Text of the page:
By Emily Monks-Leeson
Today marks a significant anniversary in Canada’s First World War history. Though overshadowed in popular memory by the Battle of Vimy Ridge, the Battle of Hill 70 in August 1917 was planned, fought and won almost exclusively by the Canadian Corps.
Following the victory at Vimy, Lieutenant-General Julian Byng, long-time commander of the Canadian Divisions, took command of the British Third Army, and Canadian-born Lieutenant-General Sir Arthur Currie became the new battlefield commander. In July 1917, Sir Douglas Haig ordered Currie to launch an attack on the German-held town of Lens. Currie insisted, instead, on capturing Hill 70 to the north, giving the Allies the advantage of higher ground and forcing German troops to counterattack from their heavily fortified and well-hidden urban defences.
Preparations for the assault were extensive. On the evening of August 14, Canadian artillery began an intense bombardment of the hill. The following morning, ten Canadian Expeditionary Force assault battalions drawn from the four Canadian divisions attacked. Canadian soldiers took their first objectives within twenty minutes, while low-flying aircraft helped to direct artillery against concentrated points of German resistance.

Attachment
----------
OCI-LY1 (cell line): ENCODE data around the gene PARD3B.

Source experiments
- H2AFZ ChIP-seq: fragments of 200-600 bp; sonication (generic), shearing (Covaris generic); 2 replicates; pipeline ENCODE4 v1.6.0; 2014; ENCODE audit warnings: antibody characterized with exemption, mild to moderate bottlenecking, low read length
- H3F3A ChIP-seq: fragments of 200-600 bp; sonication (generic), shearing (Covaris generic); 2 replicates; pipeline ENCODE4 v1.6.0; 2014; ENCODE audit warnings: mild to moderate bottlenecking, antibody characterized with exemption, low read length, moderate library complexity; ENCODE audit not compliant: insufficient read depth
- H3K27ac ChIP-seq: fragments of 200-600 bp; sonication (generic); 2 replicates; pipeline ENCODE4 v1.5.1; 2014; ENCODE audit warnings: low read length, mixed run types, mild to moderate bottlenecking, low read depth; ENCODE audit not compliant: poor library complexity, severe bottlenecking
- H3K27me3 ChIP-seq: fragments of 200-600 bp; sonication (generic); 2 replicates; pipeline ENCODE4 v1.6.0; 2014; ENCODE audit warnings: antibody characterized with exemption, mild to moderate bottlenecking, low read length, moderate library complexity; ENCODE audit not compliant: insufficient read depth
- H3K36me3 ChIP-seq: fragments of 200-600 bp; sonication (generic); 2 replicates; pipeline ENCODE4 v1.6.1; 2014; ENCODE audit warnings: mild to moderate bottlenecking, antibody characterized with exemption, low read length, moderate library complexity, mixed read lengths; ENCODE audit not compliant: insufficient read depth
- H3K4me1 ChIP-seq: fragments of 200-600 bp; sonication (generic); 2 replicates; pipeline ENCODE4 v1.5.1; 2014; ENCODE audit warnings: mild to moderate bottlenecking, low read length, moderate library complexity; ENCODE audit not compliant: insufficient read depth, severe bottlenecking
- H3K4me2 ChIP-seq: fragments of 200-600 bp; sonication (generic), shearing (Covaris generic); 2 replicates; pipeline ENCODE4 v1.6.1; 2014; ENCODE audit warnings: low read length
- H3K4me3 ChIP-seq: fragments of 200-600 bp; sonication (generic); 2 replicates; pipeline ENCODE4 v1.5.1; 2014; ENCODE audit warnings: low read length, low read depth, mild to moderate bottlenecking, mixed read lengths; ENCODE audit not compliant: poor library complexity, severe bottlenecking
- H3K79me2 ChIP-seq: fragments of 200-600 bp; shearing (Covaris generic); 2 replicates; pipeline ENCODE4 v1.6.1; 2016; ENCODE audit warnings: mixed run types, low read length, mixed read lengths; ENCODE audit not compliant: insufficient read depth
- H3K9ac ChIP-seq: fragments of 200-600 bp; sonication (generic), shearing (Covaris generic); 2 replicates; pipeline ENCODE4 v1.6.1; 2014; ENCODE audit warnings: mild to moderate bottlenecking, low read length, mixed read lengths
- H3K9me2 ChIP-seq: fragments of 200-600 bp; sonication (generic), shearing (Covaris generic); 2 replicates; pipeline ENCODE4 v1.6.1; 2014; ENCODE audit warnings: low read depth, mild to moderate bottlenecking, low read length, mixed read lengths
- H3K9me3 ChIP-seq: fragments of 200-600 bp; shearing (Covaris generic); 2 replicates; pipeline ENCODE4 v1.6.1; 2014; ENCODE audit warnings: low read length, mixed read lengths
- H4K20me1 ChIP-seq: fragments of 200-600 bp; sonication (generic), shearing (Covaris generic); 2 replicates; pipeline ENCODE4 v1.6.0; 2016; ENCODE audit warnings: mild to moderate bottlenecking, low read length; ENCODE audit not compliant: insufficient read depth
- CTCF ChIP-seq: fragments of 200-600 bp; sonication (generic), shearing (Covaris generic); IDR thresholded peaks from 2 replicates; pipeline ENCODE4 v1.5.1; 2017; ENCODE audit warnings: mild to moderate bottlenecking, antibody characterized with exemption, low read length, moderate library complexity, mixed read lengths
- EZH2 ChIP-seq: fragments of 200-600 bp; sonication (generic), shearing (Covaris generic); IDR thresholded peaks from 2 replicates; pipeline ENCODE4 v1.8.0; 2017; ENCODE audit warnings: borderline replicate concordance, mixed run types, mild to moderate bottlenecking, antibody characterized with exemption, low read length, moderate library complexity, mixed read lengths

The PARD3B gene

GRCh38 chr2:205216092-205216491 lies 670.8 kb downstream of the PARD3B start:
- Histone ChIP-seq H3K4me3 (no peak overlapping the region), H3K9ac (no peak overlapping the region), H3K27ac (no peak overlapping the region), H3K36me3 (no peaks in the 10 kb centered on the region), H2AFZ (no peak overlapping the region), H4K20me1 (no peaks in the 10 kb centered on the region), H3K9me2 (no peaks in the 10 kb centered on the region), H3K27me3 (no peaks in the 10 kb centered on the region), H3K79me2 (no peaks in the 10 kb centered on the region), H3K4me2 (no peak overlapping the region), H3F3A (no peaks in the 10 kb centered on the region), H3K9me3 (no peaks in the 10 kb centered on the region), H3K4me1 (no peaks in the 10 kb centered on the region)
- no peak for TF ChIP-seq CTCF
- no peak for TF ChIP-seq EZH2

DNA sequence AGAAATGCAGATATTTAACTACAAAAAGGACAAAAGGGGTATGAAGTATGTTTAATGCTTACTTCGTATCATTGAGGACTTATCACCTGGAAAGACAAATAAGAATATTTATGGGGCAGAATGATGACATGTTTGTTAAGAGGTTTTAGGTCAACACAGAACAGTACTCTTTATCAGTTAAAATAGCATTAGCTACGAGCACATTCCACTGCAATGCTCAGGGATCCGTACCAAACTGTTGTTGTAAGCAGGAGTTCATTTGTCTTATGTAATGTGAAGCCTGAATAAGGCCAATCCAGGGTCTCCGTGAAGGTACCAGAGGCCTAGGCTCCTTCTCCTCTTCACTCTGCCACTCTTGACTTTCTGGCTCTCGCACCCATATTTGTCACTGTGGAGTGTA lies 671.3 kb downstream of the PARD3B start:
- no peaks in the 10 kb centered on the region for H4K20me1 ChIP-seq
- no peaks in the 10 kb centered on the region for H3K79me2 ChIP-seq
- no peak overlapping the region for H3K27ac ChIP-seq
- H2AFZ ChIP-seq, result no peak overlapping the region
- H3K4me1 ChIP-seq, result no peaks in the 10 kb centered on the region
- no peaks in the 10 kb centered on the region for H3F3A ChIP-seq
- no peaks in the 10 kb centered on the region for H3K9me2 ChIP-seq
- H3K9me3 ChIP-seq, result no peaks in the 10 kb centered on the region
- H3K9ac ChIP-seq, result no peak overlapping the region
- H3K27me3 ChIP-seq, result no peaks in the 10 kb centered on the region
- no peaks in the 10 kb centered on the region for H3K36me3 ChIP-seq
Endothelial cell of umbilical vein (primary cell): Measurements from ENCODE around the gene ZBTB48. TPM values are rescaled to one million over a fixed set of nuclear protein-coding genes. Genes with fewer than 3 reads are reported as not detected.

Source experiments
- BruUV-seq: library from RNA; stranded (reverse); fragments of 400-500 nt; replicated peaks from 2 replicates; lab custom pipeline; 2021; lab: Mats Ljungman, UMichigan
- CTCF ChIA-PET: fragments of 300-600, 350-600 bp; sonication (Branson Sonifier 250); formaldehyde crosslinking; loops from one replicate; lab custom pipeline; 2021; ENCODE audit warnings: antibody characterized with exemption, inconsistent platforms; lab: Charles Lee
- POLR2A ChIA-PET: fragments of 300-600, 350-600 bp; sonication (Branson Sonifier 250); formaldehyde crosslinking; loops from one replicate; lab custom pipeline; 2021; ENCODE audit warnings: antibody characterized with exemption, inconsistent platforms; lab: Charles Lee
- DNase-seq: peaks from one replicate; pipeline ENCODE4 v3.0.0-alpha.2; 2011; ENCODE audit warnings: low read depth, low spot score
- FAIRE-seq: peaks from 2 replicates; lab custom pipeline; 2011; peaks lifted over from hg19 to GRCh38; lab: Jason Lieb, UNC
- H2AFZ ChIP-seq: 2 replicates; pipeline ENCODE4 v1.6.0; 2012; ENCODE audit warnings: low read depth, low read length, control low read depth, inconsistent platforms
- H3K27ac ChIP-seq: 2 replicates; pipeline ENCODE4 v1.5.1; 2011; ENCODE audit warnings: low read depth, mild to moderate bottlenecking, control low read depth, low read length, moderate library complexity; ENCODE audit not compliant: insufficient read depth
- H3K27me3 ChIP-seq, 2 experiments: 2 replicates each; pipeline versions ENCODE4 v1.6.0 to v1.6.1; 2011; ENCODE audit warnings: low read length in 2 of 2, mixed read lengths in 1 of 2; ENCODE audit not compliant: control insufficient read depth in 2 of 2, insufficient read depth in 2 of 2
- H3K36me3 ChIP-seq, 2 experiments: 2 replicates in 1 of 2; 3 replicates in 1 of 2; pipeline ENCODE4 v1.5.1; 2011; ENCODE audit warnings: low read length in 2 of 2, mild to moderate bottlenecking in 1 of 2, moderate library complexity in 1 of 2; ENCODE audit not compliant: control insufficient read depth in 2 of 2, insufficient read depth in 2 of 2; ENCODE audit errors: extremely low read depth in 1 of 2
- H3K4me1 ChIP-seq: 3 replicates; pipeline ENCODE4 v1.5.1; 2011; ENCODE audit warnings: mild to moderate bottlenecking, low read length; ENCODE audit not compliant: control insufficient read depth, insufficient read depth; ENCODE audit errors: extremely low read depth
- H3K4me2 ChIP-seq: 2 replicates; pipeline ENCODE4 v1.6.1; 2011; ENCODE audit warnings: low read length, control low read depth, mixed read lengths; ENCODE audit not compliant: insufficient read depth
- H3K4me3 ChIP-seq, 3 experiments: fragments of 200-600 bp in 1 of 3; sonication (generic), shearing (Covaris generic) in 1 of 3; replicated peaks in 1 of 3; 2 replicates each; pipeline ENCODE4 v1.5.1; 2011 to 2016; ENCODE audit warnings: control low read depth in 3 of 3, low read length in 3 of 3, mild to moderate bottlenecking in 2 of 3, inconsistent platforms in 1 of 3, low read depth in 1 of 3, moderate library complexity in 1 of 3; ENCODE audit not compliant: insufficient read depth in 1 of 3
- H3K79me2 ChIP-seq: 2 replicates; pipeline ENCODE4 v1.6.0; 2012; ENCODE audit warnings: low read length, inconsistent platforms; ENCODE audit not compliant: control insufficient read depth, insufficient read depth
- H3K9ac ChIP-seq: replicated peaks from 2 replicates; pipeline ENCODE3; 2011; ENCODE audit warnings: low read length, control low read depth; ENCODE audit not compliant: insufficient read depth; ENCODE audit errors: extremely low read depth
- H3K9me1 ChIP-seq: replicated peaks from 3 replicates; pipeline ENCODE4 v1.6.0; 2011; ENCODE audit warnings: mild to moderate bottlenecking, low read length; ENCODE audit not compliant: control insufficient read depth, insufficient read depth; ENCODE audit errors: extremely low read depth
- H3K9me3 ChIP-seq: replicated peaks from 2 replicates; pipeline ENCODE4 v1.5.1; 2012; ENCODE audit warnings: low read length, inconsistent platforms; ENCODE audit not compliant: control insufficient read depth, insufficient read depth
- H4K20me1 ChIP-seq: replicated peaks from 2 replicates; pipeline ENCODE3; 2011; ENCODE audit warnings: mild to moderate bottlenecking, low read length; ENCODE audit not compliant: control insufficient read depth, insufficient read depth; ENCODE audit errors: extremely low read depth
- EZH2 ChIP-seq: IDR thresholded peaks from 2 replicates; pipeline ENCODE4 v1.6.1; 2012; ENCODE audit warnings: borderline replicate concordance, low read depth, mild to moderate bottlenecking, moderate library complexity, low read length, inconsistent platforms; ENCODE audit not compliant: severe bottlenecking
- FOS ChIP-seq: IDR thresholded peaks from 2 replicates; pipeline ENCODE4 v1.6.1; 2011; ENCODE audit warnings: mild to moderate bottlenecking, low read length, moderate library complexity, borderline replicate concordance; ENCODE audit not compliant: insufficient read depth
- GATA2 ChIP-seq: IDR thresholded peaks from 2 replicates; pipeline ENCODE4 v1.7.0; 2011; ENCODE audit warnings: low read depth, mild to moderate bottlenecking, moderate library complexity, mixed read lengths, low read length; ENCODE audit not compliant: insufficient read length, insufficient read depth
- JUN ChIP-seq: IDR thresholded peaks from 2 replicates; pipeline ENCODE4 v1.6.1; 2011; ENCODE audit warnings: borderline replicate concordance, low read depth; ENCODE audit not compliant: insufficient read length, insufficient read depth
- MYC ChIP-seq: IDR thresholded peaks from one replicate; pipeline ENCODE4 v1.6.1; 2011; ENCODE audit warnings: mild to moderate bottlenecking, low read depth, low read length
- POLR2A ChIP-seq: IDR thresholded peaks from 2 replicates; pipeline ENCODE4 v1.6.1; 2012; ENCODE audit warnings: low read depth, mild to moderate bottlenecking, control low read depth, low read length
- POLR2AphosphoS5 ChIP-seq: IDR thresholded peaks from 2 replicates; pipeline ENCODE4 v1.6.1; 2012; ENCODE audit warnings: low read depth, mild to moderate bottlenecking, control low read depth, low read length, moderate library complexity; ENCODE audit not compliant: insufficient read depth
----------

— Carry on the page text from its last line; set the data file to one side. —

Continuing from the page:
Thrown off the hill, the German army immediately counterattacked. Both sides used chemical gas and soldiers fought nearly blind through fogged-up respirators. Over four days, the Germans counterattacked 21 times, but, in the end, the Canadians held the hill overlooking Lens. Haig characterized the battle as “one of the finest minor operations of the war,” while Currie described it as among the hardest battles fought and won by the Canadian Corps.
The attack on Hill 70 left an estimated 9,000 Canadians dead or wounded and 41 taken prisoner. The Germans, who had committed five divisions to defend Hill 70, suffered an estimated 25,000 casualties, with 970 taken prisoner.
Six Victoria Crosses were awarded to soldiers of the Canadian Corps for their actions during and immediately following the Battle of Hill 70. Over the next week, Library and Archives Canada’s blog series, First World War Centenary: Honouring Canada’s Victoria Cross recipients, will profile each of the winners, one hundred years to the day that their actions took place.
Emily Monks-Leeson is an archivist in Digital Operations at Library and Archives Canada.